Robin Richardson’s ‘Sit How You Want’ Stands up for all that is Human

In today’s polarizing political climate, it can be difficult to find a voice that is both self-assured and socially-aware without coming across as pushy.

In her third collection of poetry, Sit How You Want, Toronto-based poet Robin Richardson tackles bad dates, relationships, and the daily struggles of the human heart with the conversational tone of a wine and sushi date.

In almost sixty award-winning and widely-published poems, Richardson writes with a prosody that is both accessible and completely immersive.

In the poem “And No, We Don’t Go Easy” Richardson describes the subtle battles that rage day in and day out between the lonely hearts of the world.  “I get blue/Dress for battle with your shadow/sleek as a machete in my desert dress/and cinder-tinted bob. I’m biding time./You’re saving face. The wars/are so damn civilized these days.”

With language that seems at first glance to contain all the bamboozling cadences of modern poetry, Richardson shifts seamlessly from Art House obscurity to the pure, clean, conversational tones of a porchlight conversation with a fluidity that seems self-guided.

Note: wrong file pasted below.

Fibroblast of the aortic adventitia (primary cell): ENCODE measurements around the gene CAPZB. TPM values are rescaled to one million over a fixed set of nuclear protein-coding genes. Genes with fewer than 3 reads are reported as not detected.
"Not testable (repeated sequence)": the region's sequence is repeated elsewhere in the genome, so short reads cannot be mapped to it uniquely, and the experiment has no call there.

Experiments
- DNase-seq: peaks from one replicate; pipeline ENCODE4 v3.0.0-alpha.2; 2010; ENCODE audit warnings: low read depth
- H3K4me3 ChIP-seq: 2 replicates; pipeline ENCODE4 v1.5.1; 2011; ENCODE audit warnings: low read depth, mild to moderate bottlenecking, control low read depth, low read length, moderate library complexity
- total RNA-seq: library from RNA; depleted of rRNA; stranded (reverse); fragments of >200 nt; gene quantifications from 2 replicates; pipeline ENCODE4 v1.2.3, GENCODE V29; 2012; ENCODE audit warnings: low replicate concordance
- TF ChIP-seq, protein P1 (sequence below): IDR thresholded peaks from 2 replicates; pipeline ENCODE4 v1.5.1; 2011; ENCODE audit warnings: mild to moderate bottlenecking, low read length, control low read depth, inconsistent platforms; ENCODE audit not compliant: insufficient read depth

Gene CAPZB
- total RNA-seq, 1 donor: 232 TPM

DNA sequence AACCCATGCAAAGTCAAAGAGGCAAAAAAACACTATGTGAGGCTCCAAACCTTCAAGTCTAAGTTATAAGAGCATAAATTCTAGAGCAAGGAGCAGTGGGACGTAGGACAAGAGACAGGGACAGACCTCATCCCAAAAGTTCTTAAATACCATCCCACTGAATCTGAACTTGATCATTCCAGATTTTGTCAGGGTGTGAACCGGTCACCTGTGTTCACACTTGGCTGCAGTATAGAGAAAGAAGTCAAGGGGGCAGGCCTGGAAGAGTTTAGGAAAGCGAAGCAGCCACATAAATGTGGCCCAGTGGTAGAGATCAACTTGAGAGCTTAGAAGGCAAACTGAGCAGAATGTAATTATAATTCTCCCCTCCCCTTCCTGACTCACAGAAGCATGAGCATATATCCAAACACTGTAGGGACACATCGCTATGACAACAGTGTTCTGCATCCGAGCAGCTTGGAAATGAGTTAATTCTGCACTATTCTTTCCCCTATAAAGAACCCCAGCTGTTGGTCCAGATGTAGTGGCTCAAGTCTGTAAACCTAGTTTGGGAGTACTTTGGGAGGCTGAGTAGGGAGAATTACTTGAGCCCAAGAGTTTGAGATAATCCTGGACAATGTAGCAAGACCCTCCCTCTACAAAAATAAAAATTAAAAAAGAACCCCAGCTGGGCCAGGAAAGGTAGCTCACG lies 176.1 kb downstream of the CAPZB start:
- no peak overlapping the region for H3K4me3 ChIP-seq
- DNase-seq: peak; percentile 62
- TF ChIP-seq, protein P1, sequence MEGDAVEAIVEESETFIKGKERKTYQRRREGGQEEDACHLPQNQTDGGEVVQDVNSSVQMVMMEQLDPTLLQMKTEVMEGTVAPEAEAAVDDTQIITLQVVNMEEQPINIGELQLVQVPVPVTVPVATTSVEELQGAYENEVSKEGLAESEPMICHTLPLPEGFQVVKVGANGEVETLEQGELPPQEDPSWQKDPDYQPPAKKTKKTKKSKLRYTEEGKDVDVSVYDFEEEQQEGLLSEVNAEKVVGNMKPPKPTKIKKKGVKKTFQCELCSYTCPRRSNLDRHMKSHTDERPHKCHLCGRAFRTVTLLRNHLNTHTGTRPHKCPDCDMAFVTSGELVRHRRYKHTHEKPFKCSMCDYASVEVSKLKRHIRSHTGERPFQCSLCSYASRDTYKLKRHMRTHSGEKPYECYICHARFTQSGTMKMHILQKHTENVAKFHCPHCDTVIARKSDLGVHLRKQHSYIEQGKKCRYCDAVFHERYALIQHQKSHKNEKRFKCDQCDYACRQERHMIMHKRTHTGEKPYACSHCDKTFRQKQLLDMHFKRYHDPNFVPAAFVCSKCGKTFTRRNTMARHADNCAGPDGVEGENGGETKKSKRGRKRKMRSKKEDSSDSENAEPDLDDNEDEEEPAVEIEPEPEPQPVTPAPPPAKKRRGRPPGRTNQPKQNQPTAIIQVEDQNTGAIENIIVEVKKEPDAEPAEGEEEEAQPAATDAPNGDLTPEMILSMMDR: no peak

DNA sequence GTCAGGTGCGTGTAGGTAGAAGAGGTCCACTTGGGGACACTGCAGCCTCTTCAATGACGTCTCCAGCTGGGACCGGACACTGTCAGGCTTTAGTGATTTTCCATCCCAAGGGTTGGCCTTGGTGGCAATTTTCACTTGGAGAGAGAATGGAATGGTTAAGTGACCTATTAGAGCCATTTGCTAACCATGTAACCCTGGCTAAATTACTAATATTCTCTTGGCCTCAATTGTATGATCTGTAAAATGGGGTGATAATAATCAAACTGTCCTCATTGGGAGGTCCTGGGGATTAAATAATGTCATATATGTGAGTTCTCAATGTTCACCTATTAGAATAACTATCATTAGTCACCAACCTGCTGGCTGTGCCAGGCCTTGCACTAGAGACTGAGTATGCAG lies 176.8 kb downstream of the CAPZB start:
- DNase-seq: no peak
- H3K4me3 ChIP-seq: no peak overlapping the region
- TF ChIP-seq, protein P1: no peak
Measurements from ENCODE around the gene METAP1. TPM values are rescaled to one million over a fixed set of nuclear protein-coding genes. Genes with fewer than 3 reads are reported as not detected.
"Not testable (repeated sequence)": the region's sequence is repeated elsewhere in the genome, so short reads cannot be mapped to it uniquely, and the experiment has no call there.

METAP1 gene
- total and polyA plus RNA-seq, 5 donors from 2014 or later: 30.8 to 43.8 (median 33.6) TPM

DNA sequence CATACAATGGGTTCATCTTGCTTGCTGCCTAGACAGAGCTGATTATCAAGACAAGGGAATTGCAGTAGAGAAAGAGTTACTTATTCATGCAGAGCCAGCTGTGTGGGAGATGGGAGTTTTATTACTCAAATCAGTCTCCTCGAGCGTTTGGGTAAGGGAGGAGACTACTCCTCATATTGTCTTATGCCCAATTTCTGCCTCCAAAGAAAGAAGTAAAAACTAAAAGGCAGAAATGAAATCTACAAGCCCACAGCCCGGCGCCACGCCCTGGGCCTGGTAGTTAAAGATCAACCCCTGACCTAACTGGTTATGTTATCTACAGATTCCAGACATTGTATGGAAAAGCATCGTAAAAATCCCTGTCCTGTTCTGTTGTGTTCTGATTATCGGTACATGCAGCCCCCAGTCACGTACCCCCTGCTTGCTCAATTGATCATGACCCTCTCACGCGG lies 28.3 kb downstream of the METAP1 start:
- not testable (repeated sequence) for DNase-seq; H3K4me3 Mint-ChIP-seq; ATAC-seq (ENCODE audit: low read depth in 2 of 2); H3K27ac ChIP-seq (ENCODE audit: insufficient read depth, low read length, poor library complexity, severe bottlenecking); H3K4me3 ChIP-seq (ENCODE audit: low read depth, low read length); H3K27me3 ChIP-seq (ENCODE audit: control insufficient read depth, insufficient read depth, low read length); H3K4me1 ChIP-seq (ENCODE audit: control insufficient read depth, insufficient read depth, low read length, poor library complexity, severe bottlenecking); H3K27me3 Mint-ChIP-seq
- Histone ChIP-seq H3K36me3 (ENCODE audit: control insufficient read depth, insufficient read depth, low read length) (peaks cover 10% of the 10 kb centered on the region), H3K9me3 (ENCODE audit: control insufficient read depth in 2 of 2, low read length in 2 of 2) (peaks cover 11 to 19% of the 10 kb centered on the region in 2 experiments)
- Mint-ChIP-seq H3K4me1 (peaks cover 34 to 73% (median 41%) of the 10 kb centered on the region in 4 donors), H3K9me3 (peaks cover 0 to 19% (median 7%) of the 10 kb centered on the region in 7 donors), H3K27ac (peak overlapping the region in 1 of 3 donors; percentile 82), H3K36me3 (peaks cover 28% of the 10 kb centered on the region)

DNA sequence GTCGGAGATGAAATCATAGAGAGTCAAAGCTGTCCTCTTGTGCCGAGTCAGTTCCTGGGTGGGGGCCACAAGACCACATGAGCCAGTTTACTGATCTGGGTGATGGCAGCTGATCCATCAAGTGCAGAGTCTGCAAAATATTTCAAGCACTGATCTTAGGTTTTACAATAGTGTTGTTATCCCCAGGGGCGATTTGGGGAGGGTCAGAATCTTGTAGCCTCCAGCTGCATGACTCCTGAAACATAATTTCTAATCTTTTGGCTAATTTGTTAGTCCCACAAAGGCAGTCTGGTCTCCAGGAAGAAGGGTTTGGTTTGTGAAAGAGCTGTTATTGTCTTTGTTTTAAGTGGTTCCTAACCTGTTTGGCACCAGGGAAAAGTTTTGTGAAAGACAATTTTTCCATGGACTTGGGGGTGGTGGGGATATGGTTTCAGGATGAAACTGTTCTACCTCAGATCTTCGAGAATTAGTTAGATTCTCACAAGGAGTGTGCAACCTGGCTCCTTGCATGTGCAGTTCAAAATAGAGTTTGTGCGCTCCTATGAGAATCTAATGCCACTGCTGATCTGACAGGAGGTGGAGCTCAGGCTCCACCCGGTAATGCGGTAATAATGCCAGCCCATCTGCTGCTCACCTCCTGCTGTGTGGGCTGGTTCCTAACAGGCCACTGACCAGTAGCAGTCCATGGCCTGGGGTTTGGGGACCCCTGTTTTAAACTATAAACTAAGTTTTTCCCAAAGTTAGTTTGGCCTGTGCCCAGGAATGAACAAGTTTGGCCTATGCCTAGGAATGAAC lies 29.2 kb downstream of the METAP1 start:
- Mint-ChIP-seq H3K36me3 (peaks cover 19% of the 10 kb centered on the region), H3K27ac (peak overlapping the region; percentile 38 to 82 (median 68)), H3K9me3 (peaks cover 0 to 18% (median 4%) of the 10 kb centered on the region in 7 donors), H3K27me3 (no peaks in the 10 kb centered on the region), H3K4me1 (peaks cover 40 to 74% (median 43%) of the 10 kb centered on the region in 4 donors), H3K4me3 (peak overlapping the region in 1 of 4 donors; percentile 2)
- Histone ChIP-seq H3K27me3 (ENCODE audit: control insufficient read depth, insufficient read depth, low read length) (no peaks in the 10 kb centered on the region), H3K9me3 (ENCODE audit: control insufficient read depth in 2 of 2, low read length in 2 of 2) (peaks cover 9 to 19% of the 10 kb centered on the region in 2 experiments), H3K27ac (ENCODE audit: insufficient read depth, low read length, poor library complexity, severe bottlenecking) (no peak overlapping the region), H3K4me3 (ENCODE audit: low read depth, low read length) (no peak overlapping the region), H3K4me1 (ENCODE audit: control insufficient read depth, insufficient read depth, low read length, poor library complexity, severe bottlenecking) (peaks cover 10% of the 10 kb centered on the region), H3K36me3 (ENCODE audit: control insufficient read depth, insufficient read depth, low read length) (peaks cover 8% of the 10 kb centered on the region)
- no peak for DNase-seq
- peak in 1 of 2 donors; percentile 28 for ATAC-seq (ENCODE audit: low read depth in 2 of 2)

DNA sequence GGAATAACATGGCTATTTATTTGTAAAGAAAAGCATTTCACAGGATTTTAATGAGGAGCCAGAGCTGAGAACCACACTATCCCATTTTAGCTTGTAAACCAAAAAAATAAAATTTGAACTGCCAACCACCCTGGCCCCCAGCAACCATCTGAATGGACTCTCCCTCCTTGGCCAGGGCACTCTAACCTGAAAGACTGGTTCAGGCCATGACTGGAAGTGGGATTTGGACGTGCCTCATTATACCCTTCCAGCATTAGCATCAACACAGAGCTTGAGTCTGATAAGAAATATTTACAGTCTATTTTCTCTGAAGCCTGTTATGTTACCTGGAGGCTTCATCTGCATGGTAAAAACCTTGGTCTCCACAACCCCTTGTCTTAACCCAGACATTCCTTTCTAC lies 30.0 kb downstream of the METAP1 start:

With the surprising emotional insight of Rupi Kaur and the vividity of Andrea Gibson, Richardson invites the reader into the stories of her life and the lives of those around her, hammering home the universal truths that bind us all together. “You give your all/until you’re all used up and then/you get to say at least that you survived.”

As part of Quebec-based Vehicule Press’ 45th anniversary, Richardson’s latest collection stands as a paean to the inner mind. Beginning the poem entitled “At This Stage of the Journey Our Hero Pauses to Consider a Difficult but Necessary Course of Action,” Richardson paints the setting with “We were crotch deep in a Himalayan snowdrift/when it occurred to me to kill him,” before drifting quickly into references to both Lolita and The Cremation of Sam Mcgee. Effortlessly blending Canadian ballad with European high fiction, Richardson underlines the universality of the deep and troubling waters of the human psyche with poetry that is both of us and better than us.

For any readers out there wondering if they’ve got the right mind for poetry, wonder no longer. As Richardson puts it in the poem “Eventuality,” “We’re no better than the rest.”